Airmen of Arnhem...
... from Pen & Sword
Title: Airmen of Arnhem
Author: Martin W Bowman
Publisher: Pen and Sword
September 2019 marked the 75th anniversary of the ill fated Operation Market Garden. This excellent book is another fine read from author Martin W Bowman. The story of the British airborne troops in Arnhem was very much the focus of the film 'A Bridge Too Far', though it doesn't ignore the role of 30 Corps and the armoured units such as Guards Armoured Division, plus the troops of both the US 101st and 82nd airborne divisions.
There have been a lot of books covering the history of Market Garden but this is the first I can recall which really concentrates on the work and in many cases the sacrifice of the RAF and USAAF aircrews, along with the glider pilots and those members of the RASC who worked as Despatchers on the multitude of resupply missions, many of them not familiar with flying. The book is split across 13 chapters, starting from the lead-in to the operation, and then both the British and American Lifts on the first day of the operation. There were a large number of troops and a lot of equipment to be flown in, so much of it was held over to a second day. These initial landings went well generally, and it was left until the subsequent days when many re-supply missions were flown in and which suffered much more from German Flak defences which they had put in place after the initial surprise of the early landings. It was in the later days when the Polish paratroopers were able to fly in, but not all went according to plan as weather conditions prevented them from flying. There are so many aspects to the story, including the various units involved, the different aircraft types that were used, the issues with locating the correct dropping zones as time went on and German troops took control of some. There was a lot of bravery with aircraft that did not manage to drop all their supplies in one go, and who bravely chose to go round and try to deliver the remaining panniers, only to suffer from flak so that numbers were brought down. The personal stories that are included illustrate those events quite graphically, and the bravery shown by all involved.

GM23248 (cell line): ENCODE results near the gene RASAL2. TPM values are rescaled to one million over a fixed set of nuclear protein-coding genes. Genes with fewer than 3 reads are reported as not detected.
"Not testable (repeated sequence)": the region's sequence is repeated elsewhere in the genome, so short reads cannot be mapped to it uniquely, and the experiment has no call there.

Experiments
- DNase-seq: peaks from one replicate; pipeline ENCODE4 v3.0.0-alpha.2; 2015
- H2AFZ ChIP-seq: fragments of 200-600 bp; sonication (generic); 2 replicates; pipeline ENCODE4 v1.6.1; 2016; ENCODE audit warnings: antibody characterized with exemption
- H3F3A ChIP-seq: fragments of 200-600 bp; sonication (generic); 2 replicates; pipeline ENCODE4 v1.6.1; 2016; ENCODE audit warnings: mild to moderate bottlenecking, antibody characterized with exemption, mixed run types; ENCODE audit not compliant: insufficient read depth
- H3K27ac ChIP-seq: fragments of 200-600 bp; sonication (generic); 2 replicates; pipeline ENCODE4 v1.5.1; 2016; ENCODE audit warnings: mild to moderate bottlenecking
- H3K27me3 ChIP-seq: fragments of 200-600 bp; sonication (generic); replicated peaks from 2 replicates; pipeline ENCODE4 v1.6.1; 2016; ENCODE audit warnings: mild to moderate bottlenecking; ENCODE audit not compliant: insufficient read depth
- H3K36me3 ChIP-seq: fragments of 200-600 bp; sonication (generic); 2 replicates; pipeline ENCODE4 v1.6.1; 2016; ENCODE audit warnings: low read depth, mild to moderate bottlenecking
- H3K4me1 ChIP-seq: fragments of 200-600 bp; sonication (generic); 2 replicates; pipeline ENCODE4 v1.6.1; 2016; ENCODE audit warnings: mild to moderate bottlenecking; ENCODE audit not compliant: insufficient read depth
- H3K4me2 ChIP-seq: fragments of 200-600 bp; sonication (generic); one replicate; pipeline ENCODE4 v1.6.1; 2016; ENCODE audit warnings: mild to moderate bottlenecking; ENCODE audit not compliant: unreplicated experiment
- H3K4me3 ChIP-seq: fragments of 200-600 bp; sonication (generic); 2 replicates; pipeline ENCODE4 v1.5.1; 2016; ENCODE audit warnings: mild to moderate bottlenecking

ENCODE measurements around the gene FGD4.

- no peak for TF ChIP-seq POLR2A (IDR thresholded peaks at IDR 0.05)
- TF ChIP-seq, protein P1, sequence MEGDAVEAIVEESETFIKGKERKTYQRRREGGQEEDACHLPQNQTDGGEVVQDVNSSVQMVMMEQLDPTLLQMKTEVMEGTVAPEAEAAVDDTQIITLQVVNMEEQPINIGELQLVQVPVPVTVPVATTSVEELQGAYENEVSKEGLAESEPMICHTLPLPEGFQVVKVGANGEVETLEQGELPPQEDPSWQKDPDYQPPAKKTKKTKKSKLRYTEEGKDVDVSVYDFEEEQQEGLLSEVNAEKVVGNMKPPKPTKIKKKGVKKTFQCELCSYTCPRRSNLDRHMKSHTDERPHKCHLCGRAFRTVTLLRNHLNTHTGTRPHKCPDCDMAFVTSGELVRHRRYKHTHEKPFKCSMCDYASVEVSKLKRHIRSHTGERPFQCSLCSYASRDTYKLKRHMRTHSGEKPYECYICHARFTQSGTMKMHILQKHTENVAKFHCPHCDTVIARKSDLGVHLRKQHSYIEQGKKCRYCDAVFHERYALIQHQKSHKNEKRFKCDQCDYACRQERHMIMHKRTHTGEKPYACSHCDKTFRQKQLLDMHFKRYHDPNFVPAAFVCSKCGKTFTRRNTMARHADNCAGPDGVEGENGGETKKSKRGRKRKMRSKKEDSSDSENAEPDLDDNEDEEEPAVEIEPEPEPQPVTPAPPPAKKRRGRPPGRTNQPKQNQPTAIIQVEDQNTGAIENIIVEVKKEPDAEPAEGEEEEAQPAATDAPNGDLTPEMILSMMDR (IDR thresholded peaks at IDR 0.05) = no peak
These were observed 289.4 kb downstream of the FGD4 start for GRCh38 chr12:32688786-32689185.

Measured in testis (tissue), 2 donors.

The planning for the operation meant that aircraft along with gliders met at assembly areas and then flew designated routes to their target areas. Interesting also to read how air-sea rescue units were prepositioned across the Channel, so any gliders which came down in the sea suffered relatively few casualties as troops and crews were swiftly picked out of the water and returned safely to the UK. The sheer number of aircraft involved, several thousand, and over 1000 gliders, the sight and sound of those flights must have been quite staggering to see and a volume of aircraft in the air together that we simply can't see today. Add the fighter protection provided for all these transports and there was so much involved beyond the ground battle itself. While aircraft were shot down, many others got back home but with considerable damage which needed to be repaired, where possible.
There are a couple of sets of archive photos included and the level of detail within the text, especially with the individual stories of pilots and aircrew and their experiences which make good reading, and for many of them, what I think is an appropriate memorial to the sacrifice that many of them made in their dedication to get their cargo delivered. If you have an interest in Market Garden, then I think this is one you should read.
Thanks to Pen and Sword for this review copy.